Whenever the salary is increased, one must increase investments by the same percentage. In an interview with MintGenie, Girirajan Murugan, CEO, FundsIndia shares how one must step up emergency corpus along with the rise in inflation.
Q. How should people get started with saving money in their bank accounts?
Start a separate account - could be a savings account, FD, or RD. Analyse all the rates and schemes/accounts available in the market and go for the one that suits you best. Most people use a single account for everything. The problem here is easy accessibility - a whole lot of transactions cloud you from seeing how much you actually save. A separate account helps you see your actual savings, and is not a confusing mess of transactions.
Q. What are the common barriers to saving enough money?
Temptation - You have a surplus of ₹500. You might be more tempted to spend it on outings than to direct it to your savings.
Greed - Purchase to get certain offers, gambling and betting, lottery tickets, etc.
Carelessness - Most people tend to save where their known ones do, instead of finding the best instrument for them.
Q. Should one allocate a specified percentage to savings while working on a monthly budget?
A Big Yes. The order should be Income – Savings - Investment = Expenditure, and not Income – Expenses = Savings + Investment. If it isn’t done so, you’ll end up spending your income to the very last penny.
Q. What is the first step to saving enough money for emergencies and investments?
Calculation and Research. Calculate your average monthly expenditure and find out how much you would need to sustain your family for at least 6 - 12 months (pre-Covid it was three to six months), in the absence of an income. Research where to park your money. Choose an avenue that has high liquidity and low risk. Your good old savings account or fixed deposits is a good choice. Alternatively, you could also look at liquid funds, super savings accounts or digital gold, to park your emergency fund.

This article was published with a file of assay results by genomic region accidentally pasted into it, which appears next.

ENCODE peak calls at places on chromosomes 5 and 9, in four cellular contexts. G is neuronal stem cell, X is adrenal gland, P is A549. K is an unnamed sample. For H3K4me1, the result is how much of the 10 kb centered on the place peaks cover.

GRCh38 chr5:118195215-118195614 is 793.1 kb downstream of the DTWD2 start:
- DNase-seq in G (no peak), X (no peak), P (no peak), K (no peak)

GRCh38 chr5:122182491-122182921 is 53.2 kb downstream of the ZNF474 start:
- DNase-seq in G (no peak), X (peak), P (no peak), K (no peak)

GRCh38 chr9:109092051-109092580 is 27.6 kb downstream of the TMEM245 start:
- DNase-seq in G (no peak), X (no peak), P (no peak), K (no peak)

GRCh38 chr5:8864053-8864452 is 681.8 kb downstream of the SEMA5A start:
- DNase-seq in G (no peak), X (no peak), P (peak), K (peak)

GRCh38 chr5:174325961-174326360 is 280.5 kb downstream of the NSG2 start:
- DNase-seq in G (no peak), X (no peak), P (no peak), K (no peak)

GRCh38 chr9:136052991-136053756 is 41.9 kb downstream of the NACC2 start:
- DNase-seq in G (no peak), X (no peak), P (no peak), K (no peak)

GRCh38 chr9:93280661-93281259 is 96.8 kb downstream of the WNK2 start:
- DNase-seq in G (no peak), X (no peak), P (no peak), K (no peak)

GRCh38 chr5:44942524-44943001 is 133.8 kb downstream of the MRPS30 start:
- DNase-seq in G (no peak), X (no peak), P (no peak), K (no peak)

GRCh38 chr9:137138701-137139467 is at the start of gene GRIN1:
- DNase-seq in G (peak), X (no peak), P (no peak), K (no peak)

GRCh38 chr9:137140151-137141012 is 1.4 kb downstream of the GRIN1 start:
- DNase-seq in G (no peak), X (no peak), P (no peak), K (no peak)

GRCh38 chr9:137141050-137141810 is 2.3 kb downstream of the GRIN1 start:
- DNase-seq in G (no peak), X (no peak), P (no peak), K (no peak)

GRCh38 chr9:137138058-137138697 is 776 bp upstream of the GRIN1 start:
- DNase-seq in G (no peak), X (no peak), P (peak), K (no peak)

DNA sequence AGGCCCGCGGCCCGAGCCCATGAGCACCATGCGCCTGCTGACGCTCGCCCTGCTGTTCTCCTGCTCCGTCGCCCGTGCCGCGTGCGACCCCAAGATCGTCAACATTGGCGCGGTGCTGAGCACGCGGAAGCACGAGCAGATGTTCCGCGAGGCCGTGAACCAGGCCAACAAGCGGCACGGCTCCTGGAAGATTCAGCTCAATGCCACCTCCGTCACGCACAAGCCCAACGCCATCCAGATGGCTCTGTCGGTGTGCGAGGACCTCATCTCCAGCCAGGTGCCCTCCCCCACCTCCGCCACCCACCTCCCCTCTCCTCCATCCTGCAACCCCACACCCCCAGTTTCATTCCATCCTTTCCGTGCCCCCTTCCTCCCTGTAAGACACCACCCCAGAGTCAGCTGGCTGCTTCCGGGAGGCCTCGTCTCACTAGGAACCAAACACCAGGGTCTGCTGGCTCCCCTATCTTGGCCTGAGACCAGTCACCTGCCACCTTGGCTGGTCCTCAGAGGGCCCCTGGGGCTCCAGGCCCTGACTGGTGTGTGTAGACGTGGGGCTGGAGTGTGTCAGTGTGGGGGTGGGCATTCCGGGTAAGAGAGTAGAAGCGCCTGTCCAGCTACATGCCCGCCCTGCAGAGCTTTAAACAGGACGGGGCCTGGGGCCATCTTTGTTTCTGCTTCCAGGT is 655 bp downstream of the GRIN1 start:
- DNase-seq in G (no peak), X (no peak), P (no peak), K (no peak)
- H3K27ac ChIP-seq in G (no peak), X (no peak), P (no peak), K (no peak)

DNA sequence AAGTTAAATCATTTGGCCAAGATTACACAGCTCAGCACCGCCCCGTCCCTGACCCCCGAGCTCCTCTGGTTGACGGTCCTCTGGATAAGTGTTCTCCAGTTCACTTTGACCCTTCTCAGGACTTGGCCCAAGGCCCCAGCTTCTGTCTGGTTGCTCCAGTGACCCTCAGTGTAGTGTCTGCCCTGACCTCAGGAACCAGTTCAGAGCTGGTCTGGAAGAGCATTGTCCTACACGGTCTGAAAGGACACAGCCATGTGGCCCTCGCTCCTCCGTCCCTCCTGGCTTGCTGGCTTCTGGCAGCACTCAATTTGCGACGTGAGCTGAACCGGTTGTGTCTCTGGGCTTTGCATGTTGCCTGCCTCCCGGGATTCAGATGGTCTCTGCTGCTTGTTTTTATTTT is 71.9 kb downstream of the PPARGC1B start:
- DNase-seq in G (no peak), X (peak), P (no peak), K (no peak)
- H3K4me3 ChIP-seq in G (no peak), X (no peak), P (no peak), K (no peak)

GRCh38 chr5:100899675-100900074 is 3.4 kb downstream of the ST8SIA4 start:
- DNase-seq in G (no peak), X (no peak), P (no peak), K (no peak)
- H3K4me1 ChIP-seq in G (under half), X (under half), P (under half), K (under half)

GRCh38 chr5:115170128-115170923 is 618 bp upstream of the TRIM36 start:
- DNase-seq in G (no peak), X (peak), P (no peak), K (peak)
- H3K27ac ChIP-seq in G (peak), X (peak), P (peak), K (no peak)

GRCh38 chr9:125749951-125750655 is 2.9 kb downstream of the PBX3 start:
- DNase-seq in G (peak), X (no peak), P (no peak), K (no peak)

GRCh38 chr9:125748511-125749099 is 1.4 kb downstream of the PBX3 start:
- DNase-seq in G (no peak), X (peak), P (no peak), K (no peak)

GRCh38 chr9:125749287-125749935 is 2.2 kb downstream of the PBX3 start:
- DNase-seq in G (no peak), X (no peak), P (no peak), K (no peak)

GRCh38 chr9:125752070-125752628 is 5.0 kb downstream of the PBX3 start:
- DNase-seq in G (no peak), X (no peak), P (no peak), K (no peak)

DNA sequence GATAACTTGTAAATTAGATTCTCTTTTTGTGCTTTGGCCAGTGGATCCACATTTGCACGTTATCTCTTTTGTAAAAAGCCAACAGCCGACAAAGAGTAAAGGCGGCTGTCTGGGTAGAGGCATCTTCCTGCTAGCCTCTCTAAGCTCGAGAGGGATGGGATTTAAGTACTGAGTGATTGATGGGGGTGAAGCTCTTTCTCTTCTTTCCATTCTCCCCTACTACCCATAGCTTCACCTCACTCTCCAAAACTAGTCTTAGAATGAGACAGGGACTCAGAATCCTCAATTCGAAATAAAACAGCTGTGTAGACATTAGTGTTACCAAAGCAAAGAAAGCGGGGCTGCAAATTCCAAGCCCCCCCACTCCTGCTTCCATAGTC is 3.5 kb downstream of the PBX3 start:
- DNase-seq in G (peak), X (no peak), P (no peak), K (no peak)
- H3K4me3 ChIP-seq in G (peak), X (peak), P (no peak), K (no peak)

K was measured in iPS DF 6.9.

Q. Do you advise people to step up their savings like they step up their investments too?
Absolutely. My answer could be supported by a simple comparison. Calculate the average household expenditures for the previous year and the current year. This comparison is enough to show you that the contribution to your emergency fund should also be stepped up, along with the increase in inflation. Also, whenever there is a salary increase I strongly recommend increasing the investments by at least the same percentage.
Q. How much should one save in his or her emergency fund?
Ideally, an amount that could keep your current lifestyle covered, for at least 6-12 months. This amount should factor in your family’s food & household expenses, rent, essential bills such as electricity bills, water tax, education, fuel/transport, automated investments, etc.
Q. Low-income households or those with greater familial responsibilities find it difficult to save money. What strategies would you advise them?
While I understand that it is extremely hard for low-income households to find spare cash, for a regular contribution, I would advise them to build their emergency fund first. They could go for avenues with low risks, such as FDs, Corporate FDs, and Post office deposits.
If they are able to make a regular contribution, I would suggest they prioritise insurance over investment. These steps tackle the danger of unpredictability.
Q. What is the next step post savings? What is the first step to investing money for the future?
The next step would be insurance and investment. The role of a good health plan and good insurance in financial planning cannot be emphasised enough. Once good insurance plans are in place, the next wise step would be to start a SIP in a mutual fund that best suits your goals and requirements. A dutiful commitment to a SIP could reap wonders for your future.